How to Organize Your Gmail Inbox Once and for All

Screenshot via Gmail
Screenshot via Gmail

I don't know about you, but my Gmail account is a hot damn mess, and more or less a constant source of anxiety. Well, I should say it was both of those things, for a long, long time. And then, I finally grew up and decided to do something about it. I deleted hordes of space-hogging messages, set up proactive filters to sort out all the weird and wonderful stuff people send me, and overhauled the look and feel of my inbox so that it no longer made my palms sweat every time I laid eyes on it. And honestly, it wasn't that hard to do. So, in the spirit of sharing, here are some tips for making yours a little more manageable.

Screenshot via Gmail

Pick an inbox style that rocks your world

Google offers a whopping five different types of inboxes to choose from. You’re probably most familiar with Default, which organizes messages with the newest first, but you can also opt to have Important, Unread, or Starred messages show up first, or go with the Priority view, which enables you to slice and dice these different types of messages into vertically stacked sections. For what it’s worth, I stuck with Default because it felt most comfortable for my organizational style, but you do you.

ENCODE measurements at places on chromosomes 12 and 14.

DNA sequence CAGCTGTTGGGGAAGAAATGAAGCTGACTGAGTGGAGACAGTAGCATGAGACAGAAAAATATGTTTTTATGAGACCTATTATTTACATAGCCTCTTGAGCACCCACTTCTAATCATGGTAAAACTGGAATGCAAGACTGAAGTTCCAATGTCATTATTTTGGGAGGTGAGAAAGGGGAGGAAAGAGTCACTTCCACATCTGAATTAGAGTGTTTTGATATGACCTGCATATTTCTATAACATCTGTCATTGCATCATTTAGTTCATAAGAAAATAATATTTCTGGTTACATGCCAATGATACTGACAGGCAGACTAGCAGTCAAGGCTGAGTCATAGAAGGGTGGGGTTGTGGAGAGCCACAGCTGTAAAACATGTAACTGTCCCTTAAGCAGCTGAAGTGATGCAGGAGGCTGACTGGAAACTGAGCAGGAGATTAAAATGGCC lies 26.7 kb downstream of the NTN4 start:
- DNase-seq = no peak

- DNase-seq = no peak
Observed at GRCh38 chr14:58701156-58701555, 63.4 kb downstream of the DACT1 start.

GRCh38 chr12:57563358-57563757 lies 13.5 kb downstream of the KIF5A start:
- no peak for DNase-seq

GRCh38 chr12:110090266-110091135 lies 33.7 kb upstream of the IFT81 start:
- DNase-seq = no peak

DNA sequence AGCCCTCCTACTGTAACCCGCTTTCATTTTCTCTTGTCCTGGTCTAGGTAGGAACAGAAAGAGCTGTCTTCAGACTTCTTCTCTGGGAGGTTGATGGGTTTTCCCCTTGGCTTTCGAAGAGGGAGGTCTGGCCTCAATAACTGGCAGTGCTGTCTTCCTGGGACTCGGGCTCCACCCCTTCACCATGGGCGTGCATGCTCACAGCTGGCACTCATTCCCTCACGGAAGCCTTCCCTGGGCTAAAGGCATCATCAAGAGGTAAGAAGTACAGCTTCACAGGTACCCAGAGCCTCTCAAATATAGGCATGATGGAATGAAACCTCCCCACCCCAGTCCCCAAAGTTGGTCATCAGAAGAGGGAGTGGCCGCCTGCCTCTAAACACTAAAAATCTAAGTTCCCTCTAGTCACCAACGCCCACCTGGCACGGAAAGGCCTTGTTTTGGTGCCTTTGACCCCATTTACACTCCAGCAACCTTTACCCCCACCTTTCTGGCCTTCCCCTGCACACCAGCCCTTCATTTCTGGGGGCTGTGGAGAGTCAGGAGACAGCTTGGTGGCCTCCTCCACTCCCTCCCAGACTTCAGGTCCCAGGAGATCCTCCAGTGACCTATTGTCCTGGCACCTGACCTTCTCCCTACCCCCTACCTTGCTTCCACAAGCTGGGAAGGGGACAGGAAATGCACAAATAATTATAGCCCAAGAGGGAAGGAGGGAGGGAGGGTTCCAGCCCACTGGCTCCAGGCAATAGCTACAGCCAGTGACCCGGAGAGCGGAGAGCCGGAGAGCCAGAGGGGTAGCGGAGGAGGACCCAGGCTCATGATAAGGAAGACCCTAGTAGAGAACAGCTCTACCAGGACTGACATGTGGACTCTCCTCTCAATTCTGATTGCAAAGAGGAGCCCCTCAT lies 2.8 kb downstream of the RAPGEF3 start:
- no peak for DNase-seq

To make adjustments, access your Settings (the cog wheel in the right-hand corner of your inbox), click the Inbox tab, and select inbox type.

Experiment with Gmail's unofficial features

While you're in Settings, check out the Labs tab, where you'll find some pretty cool add-ons and experimental features that Google is still testing out. I enabled both the Preview Pane and Right-Side Chat, which created a refreshingly clean interface and made it easier to multitask. If you've got meetings and power lunches on the regular, there's also an option to display your Google Calendar on the left sidebar.

Screenshot via Gmail

Make it easy on the eyes

Much like a freshly tidied apartment can give you peace of mind, an email inbox that looks clean can put you at ease -- even when you’re frantically digging yourself out of a deluge of messages. Click that cog wheel again and test drive a few different display options. Theme lets you try out different color schemes, and the display density options (comfortable, cozy, or compact) control how close together your messages are.

Mass-delete old emails

As someone who only ever archived and never deleted a thing, I got uncomfortably close to maxing out my free 15MB of Gmail storage. But rather than spend hours combing through everything to delete the bulk, you can use advanced search filters to do some mass purging.

To delete message from before a certain date, plug in "before:YYYY/MM/DD" in your search bar. Click to select all, and an option appears across the top to "select all conversations that match this search." Then delete!

To delete messages that are taking up a lot of space (i.e., with lots of pictures or large attachments), try searching "larger:10M" to retrieve all messages larger than 10 million bytes. Delete those too!